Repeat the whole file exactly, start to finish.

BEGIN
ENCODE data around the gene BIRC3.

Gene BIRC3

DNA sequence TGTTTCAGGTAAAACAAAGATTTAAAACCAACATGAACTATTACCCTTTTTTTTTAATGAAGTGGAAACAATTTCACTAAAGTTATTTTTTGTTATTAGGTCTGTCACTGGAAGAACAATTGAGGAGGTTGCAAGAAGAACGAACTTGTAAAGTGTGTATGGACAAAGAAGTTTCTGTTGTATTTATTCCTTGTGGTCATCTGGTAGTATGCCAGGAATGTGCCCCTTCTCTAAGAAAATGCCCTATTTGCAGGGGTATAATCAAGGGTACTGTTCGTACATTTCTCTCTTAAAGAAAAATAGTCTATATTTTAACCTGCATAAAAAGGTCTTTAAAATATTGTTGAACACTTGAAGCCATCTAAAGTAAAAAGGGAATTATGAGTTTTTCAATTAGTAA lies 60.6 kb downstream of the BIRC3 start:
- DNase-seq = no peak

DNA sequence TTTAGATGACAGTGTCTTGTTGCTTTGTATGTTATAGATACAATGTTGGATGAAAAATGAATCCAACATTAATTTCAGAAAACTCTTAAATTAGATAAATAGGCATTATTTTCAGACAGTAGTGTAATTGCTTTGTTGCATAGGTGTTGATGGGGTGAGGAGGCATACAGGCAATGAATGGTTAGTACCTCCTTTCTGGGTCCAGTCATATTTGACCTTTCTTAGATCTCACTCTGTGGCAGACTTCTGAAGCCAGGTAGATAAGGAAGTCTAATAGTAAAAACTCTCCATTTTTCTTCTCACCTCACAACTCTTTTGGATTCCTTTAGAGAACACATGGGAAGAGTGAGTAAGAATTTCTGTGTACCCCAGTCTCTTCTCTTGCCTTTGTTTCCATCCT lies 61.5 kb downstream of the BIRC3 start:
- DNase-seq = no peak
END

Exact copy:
ENCODE data around the gene BIRC3.

Gene BIRC3

DNA sequence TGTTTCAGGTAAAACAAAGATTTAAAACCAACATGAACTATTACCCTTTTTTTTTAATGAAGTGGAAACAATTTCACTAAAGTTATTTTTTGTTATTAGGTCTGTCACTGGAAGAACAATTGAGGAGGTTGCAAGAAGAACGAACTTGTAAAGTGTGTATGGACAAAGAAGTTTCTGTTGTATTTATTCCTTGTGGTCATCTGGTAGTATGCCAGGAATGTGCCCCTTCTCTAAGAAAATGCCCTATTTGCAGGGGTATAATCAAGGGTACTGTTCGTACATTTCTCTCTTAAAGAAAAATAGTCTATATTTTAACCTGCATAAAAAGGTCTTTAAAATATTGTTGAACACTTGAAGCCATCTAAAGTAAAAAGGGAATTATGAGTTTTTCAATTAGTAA lies 60.6 kb downstream of the BIRC3 start:
- DNase-seq = no peak

DNA sequence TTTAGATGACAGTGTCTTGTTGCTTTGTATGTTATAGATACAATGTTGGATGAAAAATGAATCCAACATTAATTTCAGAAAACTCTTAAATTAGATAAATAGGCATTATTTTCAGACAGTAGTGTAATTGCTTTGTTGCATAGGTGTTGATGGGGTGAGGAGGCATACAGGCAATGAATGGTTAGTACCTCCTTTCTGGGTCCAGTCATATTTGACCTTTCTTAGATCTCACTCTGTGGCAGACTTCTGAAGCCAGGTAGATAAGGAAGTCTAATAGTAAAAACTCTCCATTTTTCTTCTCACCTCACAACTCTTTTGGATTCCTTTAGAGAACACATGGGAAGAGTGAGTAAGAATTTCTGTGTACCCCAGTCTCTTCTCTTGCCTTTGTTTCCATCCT lies 61.5 kb downstream of the BIRC3 start:
- DNase-seq = no peak